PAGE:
- Health plans have traditionally used tiered formulary cost-sharing arrangements to reduce healthcare spending and incentivize appropriate medication use. But a recent Journal of Managed Care & Specialty Pharmacy study found that stakeholders preferred cost-sharing reductions for cases in which lower-cost treatments failed and diagnostic results pointed to higher-cost medication use.
Payers typically calculate out-of-pocket expenses for medications on the formulary lists based on which tier the medication belongs to. Higher tiered medications generally have greater out-of-pocket expenses, but the study indicated that the approach may not promote appropriate medication use.
In a roundtable of 17 healthcare stakeholders, ranging from payers, employers, patient groups, and consulting organizations, researchers asked panelists to rate hypothetical patient cases in which higher-cost treatments may be prescribed.
On a scale of 1 to 9, panelists decided if greater out-of-pocket expenses for certain prescription drugs was acceptable. Panelists that selected a number between 1 and 3 considered a situation acceptable, whereas numbers 4 to 6 indicated neutrality and numbers 7 to 9 indicated unacceptability.
The study revealed that stakeholders found greater out-of-pocket expenses were least acceptable if higher-cost medication use stemmed from biological reasons, such as failed step therapy attempts. Six panelists identified the case as unacceptable, while nine remained neutral and two found it acceptable.
Panelists also considered greater out-of-pocket expenses less acceptable if higher-cost medications use was due to diagnostic results. Five stakeholders ranked it as unacceptable, whereas ten remained neutral and two thought it was acceptable.
On the other hand, panelists believed that patients should pay greater out-of-pocket expenses if medication choice stemmed from patient preference to avoid side effects (1 unacceptable, 3 neutral, and 13 acceptable responses) and the route or frequency of medication administration (1 unacceptable, 1 neutral, and 15 acceptable responses).
Based on study results, stakeholders agreed on five guidelines health plans can use to determine if tiered formulary exemption is justified and how to balance costs.
First, health plans should incentivize providers and patients to try lower-cost medication options before switching to higher-cost treatments and reducing out-of-pocket expenses.
For example, stakeholders concurred that patients with moderate rheumatoid arthritis should start with lower-cost medications because they have proven to help some patients. Similarly, patients with fibromyalgia should try lower-cost options first even though they may have worse side effects because the side effects only occur in small proportion of patients.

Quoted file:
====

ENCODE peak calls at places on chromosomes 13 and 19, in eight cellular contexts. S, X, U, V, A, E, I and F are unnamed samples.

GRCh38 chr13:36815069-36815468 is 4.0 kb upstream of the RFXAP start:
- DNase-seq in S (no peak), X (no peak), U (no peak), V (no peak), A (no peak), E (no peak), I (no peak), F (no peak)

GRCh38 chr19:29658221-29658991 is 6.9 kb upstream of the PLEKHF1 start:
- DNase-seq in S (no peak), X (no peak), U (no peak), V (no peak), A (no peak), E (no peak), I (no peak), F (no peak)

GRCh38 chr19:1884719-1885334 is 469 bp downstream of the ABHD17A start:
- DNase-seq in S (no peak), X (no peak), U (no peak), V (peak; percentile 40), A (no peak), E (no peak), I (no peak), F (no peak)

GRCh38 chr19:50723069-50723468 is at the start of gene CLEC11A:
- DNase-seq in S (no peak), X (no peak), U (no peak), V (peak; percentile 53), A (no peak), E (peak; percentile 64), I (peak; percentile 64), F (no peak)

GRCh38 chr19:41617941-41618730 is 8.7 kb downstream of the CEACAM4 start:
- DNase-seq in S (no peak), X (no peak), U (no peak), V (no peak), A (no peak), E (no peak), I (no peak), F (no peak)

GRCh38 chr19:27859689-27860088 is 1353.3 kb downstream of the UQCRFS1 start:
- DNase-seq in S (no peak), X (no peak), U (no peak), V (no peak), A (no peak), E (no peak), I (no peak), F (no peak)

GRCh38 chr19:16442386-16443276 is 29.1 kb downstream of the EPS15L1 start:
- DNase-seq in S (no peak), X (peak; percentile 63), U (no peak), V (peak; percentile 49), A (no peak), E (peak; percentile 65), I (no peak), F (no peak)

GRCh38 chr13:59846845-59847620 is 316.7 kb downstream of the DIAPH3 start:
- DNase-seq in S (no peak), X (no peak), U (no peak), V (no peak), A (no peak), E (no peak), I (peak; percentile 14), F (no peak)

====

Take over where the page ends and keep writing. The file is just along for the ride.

Health plans should only reduce out-of-pocket expenses for higher tiered medications without trying lower-costs options if evidence indicates an individual will either benefit from or be harmed by a treatment. Although, plans should base their judgement on objective measures of treatment failure, such as biomarkers, instead of more subjective measures, such as patient-reported symptoms.
Second, stakeholders advised health plans to lower out-of-pocket expenses when a treatment’s health benefits are “significant, meaningful, and certain.” If research has determined a higher-cost medication improved patient outcomes in a “statistically significant and clinically meaningful” manner, then payers should reduce out-of-pocket costs for the higher tiered treatment.
Panelists recommended that health plans determine tiered formulary exemptions in these cases based on functional outcomes rather than surrogate outcomes.
Third, health plans should consider exempting tiered formulary pricing if a more expensive treatment plan will offset total healthcare costs stemming from lower-cost treatment benefits and harms.
Using one of the study’s hypothetical cases, researchers explained that some osteoporosis patients prefer biannual subcutaneous treatment with denosumab even though the treatment is generally on a higher tier. Patients tend to prefer the more expensive option because cheaper alternatives require daily, weekly or monthly oral bisphosphonates.
However, panelists stated that higher medication costs for denosumab did not outbalance potential healthcare costs stemming from non-compliance related to lower-cost treatment alternatives. Therefore, greater patient out-of-pocket expenses were acceptable.
Fourth, patient cases in which certain factors beyond the patient’s control force them to use greater cost-sharing medications should be exempted from the tiered formulary approach. For some patients, their biology or genetics require them to use more expensive drugs and many panelists sympathized with these patients.
However, stakeholders agreed that patient preferences should not justify reduced treatment cost-sharing for higher-priced medications. If patients choose a higher tiered medication, then they should be responsible for the increased costs.
Fifth, stakeholders suggested that health plans lower out-of-pocket expenses in cases where a more expensive treatment is justified, rather than eliminate the patient cost-sharing component.
“Panelists believed lower, but not eliminated, OOP [out-of-pocket] cost-sharing differences were needed to incentivize patients and providers to start with lower-cost, lower-tier treatments,” the study stated.
Stakeholders added that they favored reduced cost-sharing for tier 2 or 3 medications over tier 1 medications.
“A one-size-fits-all cost-sharing approach may not incentivize appropriate medication use,” concluded researchers. “Incorporating the guiding principles into benefit design and working toward the proposed solutions may incentivize appropriate care through patient cost-sharing and improve the care received by patients.”